Foregone Conclusion consists of Andy Burrows, Steve Clarke, Michael Clarke and Stuart Wilkinson, with Doc Brown as Dom Johnson, a young black rapper whom Brent decided to “manage,” investing money into studio time for Dom, which turned into studio time for Brent’s band. Tom Basden is along as engineer.
The grandest irony is that Gervais actually did pursue a “rock star” career in the mid-eighties, most notably in a New Romantic band called Seona Dancing. A skinny, handsome Ricky sang and performed like Bowie meets LeBon meets Spandau in urgent trousers. Now we know Gervais as the plump edgy comedian, but somewhere along the way, his eye turned from music to comedy, and I would love to see that transitioning Gervais – not quite Duran, not quite Carlin, but a bridge across both. (Are there any YouTubes out there that can dredge up this moment in history?) He somehow found he could meld his comedy and music with Brent in THE OFFICE, making Brent a former bandguy who had strived for fame and ended up at Wernham Hogg, sometimes breaking out his acoustic guitar to serenade the employees against their will.
So due to his actual rock background, this is one aspect Gervais gets right in this film – the band stuff. Though they play basic, middle-of-the-road rock, they do it well, and the mix and audio and playing are all pretty authentic for a tight band that is somewhat dated and bland. The small things like studio environments, engineers, lighting, band dynamics, won’t cause a real musician to cringe. Brent’s vocals are in tune and his lyrics are the comedic sell. Of course they are not done with comedic intent; rather, Brent sincerely believes he is an “important” songwriter, delving into social issues like the Native Americans (who “sit like pelicans”) and dwarfs (“they’re not children”).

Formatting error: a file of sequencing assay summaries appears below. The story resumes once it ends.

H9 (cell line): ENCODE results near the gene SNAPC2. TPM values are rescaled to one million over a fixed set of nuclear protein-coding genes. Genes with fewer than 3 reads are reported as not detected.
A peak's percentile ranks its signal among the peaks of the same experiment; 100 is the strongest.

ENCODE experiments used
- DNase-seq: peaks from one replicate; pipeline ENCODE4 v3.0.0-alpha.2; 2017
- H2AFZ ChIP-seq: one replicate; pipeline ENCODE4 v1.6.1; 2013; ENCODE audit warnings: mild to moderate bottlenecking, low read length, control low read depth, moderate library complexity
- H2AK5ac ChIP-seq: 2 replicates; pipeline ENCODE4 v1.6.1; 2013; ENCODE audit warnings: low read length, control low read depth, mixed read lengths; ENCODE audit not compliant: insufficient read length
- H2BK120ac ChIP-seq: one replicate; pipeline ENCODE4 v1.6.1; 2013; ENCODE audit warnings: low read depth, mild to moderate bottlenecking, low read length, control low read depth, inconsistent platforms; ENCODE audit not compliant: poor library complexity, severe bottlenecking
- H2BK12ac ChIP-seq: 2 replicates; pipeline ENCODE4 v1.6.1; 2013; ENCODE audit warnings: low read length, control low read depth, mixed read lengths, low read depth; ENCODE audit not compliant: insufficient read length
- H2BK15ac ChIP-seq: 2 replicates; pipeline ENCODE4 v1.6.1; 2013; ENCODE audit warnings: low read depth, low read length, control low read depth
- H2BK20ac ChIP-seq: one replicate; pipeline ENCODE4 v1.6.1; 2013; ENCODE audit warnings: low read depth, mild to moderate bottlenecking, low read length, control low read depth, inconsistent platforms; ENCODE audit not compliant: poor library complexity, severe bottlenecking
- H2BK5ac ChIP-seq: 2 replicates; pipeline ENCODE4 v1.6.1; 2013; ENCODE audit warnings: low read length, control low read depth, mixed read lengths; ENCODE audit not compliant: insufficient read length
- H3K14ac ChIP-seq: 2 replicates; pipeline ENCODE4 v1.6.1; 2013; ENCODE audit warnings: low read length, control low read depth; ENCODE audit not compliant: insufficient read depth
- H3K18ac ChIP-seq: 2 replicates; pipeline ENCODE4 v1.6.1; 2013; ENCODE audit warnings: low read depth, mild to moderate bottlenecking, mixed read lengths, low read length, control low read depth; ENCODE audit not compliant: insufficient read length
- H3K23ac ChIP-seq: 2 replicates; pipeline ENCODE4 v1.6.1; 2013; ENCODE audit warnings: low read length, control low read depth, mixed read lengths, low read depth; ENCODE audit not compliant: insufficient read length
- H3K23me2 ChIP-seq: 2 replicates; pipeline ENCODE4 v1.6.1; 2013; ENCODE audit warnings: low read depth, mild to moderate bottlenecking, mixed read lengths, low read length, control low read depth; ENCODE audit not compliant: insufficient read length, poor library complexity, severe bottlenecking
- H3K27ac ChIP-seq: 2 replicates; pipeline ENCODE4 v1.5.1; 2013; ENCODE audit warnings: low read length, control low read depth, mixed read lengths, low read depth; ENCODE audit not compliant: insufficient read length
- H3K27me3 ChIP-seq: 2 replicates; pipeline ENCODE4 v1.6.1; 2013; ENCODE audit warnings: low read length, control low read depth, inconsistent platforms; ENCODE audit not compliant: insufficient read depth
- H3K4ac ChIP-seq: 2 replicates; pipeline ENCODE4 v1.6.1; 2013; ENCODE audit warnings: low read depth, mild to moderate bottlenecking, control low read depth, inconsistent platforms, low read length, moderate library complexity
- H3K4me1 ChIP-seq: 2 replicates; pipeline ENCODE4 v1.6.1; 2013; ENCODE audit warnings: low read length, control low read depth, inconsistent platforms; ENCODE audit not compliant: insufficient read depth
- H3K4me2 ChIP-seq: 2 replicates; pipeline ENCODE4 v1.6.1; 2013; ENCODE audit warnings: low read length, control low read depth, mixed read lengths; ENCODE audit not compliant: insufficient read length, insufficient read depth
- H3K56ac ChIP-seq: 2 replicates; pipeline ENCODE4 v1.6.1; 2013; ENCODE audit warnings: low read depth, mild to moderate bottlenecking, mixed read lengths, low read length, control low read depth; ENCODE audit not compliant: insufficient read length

Besides a little source music, all the music you hear is written by Gervais-as-Brent, which is an accomplishment, no matter how you might view the songs. For a touch of connectivity, we hear a sad few bars of Mike D’abo’s Handbags and Gladrags, the outro theme of THE OFFICE, as Brent almost recalcitrantly steps out of his office to start the tour…
There is one laugh-out-loud moment, when Brent, drunk, is being helped down a hotel corridor by Dom, his “black friend,” and keeps blurting, “You’re my nigger,” to Dom’s chagrin.
One of the many disconnects in this film is how his hired band treat him – with open disdain. Speaking from experience, when I’ve been stuck in a band as a hired gun with an artist who is clearly mentally unstable, yet paying you to do a job, you and the band laugh at his jokes, play his dull music, wear the stupid clothes he pays you to wear, and then go have a beer and laugh about him behind his back. You would never wear long faces and mope around as if he were toxic in front of him.
There is a moment where Brent asks the band to have a drink with him, and they make the point, “He pays us to play and rehearse, but our free time is our own.” This is exactly right. (Again, Gervais has captured the session musician ethos.) But when Brent pays them to have a beer as well, they all sit around silent, instead of pandering to his ego, or even just talking amongst themselves. Thus, the film plays like an episode of that old British sitcom SOME MOTHERS DO ‘AVE ‘EM, where everyone around Michael Crawford’s effeminate, bungling Frank Spencer were openly malicious directly to his face, contrary to any kind of social reality. In that sitcom, the constant impatience and malice wore thin fast, and in this movie format, ostensibly a documentary rooted in real life, it wears thin even faster. Which calls into question how the resolution – of everyone reconciling with Brent – could possibly be accepted as a viable, believable denouement.
“Like some new romantic looking for a TV sound…”